I currently write a column each Tuesday for the DeKalb
Daily Chronicle. The column will also appear on this website
each week and be added to the archives.
The Articles started December 2007.
If you've missed any please follow the links on the dates
to catch up.
Home | Columns |
Photos | Books
| Biography | Mental
Health | Links
Prolific writer published often over the years
By Barry Schrader.................................December
You could call Mil Misic an original she has compiled
a booklet of her writings and calls it origiMILS.
I first came across Misic's nostalgic and sometimes
pointed writings in the letters column of the Chicago Tribune
earlier this year, then also found some contributions on the
Daily Chronicle editorial page as well. The day after I interviewed
her she had two letters published on different topics
one in the Tribune and the other in the Chronicle.
was fascinated by the myriad of topics and the frequency with
which Misic's writing appeared in the Chicago paper, so I wanted
to find out more about her. She readily shared her compilation
of published material assembled in a bound notebook that dates
back to 1982 when she contributed regularly to a feature called
The Observer, which invited readers to submit original essays
on any topic.
Mil Misic's writing topics range from favorite holiday
remembrances to the little annoyances in life. (Schrader Photo)
Over the years, Misic said she probably has had 90 or 95 percent
of her submissions published in the Tribune and a smattering
in other publications.
Misic got her first taste
of newspapering at age 14, when she landed a part-time job at
a weekly newspaper in a small Minnesota town folding papers by
hand after they came off the press. Next she helped label them
with something called an Addressograph, before taking the 1,500
copies to the post office the following morning before school.
The weekly publisher also had her collect ads from local businesses,
and if they didnt have an ad that week, she would ask them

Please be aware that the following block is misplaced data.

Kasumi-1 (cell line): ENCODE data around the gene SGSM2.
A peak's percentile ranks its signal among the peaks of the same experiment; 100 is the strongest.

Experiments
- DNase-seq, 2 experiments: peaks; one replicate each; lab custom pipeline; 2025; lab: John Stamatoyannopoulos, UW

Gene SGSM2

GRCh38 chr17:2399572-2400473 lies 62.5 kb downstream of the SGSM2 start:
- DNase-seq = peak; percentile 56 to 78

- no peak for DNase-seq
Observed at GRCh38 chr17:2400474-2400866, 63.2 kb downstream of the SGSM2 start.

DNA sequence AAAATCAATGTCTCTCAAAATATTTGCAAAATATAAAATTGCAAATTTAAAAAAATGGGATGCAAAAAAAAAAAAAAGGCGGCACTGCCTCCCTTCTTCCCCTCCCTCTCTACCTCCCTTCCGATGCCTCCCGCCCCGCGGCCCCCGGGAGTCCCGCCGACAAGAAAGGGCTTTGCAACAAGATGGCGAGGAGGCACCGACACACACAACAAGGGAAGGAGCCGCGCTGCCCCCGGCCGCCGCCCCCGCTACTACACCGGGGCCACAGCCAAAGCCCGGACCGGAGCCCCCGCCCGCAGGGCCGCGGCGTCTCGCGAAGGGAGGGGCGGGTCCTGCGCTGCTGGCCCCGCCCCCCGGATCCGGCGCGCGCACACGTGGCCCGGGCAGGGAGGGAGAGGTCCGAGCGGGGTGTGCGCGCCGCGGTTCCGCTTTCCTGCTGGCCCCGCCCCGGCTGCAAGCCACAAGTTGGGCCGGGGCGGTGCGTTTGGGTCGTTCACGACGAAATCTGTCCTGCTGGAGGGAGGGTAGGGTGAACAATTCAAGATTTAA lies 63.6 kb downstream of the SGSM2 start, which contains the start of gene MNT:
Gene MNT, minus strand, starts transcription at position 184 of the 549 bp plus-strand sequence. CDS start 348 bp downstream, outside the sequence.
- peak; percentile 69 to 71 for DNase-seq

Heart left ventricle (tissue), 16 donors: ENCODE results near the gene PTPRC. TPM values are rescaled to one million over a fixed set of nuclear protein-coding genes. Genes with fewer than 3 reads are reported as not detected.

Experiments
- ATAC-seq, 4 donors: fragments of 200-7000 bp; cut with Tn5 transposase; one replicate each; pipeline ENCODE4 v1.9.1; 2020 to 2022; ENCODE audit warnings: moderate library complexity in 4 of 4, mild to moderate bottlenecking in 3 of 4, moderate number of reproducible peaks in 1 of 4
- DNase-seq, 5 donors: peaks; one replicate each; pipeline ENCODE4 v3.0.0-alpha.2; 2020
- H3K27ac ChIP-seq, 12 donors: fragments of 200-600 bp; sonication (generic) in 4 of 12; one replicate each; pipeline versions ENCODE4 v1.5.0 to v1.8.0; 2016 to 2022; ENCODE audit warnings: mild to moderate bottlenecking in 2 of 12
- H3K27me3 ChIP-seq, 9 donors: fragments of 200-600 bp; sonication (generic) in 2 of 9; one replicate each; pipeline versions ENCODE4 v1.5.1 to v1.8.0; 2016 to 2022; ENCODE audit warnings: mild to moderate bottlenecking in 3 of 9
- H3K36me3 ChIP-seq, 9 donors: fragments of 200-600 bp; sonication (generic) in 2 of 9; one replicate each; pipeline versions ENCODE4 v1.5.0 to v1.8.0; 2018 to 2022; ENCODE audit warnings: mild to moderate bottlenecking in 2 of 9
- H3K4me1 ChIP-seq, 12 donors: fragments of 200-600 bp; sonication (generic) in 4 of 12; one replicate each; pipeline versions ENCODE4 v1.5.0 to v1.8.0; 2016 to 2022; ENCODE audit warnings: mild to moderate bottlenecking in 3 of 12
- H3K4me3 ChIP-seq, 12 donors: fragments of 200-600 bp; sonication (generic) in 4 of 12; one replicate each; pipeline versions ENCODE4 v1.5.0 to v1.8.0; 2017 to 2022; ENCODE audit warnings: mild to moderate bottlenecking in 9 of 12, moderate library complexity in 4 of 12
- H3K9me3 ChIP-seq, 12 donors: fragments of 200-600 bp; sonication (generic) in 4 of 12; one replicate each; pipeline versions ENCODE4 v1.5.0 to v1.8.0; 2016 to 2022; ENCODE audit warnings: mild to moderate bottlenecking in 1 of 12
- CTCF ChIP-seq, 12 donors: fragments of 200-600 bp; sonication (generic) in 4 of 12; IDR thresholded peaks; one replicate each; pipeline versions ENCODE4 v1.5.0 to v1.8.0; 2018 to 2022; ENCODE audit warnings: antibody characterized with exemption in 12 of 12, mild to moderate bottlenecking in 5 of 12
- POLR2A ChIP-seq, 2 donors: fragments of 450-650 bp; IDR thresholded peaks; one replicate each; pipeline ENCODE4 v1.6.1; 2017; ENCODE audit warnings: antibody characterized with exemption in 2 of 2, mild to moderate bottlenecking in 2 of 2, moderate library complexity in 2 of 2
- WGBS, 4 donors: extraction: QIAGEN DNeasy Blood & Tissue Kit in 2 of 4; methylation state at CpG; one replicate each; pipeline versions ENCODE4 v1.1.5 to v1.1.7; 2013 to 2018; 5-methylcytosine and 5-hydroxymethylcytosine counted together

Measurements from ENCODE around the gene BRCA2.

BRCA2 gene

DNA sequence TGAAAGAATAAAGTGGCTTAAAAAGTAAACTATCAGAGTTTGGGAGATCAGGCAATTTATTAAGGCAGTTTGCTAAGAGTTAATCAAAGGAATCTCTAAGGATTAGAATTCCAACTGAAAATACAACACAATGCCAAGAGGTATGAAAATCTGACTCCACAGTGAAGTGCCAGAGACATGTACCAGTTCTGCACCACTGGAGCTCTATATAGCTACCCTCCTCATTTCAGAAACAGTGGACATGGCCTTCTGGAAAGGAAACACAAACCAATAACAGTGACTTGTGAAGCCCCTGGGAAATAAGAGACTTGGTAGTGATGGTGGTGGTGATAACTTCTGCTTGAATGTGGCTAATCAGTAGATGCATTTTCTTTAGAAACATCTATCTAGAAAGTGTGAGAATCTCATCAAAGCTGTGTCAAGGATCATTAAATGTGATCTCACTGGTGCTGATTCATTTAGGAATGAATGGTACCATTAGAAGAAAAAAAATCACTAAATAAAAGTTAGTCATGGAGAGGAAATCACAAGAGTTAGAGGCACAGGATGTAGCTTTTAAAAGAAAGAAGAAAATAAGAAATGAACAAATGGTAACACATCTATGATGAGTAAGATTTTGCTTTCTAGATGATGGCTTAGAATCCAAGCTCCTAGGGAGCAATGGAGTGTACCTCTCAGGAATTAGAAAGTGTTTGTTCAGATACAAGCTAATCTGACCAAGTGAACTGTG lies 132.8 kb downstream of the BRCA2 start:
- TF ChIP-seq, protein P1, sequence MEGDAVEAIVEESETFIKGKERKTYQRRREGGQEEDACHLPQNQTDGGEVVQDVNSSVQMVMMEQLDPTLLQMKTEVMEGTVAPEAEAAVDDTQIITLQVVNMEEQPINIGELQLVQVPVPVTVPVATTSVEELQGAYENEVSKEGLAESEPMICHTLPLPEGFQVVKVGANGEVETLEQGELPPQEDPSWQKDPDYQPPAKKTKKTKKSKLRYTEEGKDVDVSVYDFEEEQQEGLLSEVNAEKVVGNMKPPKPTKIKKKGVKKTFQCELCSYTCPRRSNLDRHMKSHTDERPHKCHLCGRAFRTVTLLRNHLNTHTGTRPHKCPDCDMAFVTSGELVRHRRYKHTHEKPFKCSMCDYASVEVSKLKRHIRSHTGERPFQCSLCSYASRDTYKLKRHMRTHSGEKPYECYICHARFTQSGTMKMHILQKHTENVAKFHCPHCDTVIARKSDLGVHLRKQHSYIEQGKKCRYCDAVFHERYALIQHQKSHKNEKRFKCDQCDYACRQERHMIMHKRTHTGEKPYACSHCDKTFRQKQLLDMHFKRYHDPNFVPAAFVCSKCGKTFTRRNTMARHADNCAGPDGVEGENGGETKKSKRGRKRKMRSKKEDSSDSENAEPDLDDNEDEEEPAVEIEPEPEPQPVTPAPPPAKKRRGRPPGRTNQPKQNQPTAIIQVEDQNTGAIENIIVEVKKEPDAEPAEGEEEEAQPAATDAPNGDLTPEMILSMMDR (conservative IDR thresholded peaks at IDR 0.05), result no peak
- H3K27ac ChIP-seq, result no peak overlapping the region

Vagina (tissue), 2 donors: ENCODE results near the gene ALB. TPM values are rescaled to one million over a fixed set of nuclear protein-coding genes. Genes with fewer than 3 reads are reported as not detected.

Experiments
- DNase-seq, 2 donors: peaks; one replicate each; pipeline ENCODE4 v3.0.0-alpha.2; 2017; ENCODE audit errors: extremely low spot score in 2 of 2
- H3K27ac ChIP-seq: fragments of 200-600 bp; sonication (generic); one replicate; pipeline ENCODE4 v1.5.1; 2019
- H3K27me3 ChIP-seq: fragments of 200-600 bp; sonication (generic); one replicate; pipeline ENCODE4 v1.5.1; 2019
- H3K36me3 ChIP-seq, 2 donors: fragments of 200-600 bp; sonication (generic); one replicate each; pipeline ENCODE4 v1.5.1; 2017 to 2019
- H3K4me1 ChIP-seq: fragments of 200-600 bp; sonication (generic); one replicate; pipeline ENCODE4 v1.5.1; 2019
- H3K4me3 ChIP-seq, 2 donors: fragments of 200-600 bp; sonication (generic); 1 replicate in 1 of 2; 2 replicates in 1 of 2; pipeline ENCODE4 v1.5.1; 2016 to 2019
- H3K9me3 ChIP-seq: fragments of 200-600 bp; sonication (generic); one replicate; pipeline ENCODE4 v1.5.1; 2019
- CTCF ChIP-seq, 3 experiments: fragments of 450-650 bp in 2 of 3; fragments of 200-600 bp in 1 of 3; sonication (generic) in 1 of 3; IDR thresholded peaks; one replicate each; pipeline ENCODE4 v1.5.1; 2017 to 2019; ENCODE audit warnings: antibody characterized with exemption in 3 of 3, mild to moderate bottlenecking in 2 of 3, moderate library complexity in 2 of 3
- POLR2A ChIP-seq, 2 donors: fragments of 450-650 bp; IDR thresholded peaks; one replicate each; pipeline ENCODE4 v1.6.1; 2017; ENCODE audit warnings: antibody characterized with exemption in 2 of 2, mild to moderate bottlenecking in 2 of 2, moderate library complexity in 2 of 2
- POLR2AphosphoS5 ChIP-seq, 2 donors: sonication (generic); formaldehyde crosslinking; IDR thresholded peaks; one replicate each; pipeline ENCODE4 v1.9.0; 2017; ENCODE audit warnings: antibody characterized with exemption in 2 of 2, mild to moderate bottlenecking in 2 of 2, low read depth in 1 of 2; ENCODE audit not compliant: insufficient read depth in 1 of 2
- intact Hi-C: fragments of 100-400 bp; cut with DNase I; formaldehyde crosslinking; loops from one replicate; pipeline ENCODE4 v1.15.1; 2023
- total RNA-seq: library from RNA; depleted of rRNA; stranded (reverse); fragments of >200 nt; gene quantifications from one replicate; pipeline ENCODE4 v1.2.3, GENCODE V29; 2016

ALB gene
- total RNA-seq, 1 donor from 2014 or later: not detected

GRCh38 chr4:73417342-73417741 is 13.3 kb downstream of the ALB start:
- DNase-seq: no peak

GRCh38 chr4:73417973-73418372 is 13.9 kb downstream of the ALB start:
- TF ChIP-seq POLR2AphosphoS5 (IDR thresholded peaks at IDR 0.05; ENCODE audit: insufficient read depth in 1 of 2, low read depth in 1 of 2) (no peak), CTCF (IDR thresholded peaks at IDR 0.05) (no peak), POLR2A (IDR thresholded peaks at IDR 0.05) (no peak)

for news items, which she wrote down and carried back to the
A child of the Depression, Misic never
got to college until middle age, so she was not able to practice
her passion for writing professionally. But besides raising a
family, she worked as an executive secretary for many years.
It was at one of those early jobs where she met her husband Don,
who was a salesman, and they have been married 51 years. He later
joined the staff of Harper College and became Director of Business
Services, as well as a facilities planner for 20 years. During
that time, Mil Misic did take some courses in creative writing
and journalism. Their two grown children, Christy and Mark, are
college graduates and work at Northern Illinois University, the
main reason Mil and her husband landed in DeKalb after retirement.
Mil (short for Mildred) has a writing style similar
to Erma Bombeck, the late humor columnist, and she turns out
to be an admirer of Bombecks columns and books. Misic also
is a fan of Tom Brokaws and David Brinkleys writings,
but her all-time favorite is the late Mike Royko, the legendary
Chicago newspaper columnist. She says he could spin a yarn like
nobody else. She recalls one college class where they got to
interview Royko in a conference call by phone, and the instructor
declared her resulting story was the best he had read.
is one of an untold number of people who have written many short
stories over the years but never got published. It is probably
because she aimed too high and submitted manuscripts only to
major circulation magazines like Atlantic Monthly.
topics range from favorite holiday remembrances to the little
annoyances in life. A recent letter talks about nearly being
run over, twice, by shopping carts driven by people on their
cell phones. But she tries to avoid controversial topics.
Criticism comes easy. Any fool can knock a
barn door down, but it takes a real craftsman to build one,
Mil admits to one addiction that
affects many of us.
Its e-mail. When
I am within earshot and hear a pling on my computer
that announces a new message, I am on it as fast as a blackbird
on road kill, she declared.
Misic is writing her memoirs, mostly concentrating on her early
life before marriage, but I think a collection of her writings
and letters would sell just as well. I surely would buy a copy,
but only if autographed, of course.
The columnist can be reached via email at :
or by snailmail at:
PO Box 851
DeKalb, Ill 60115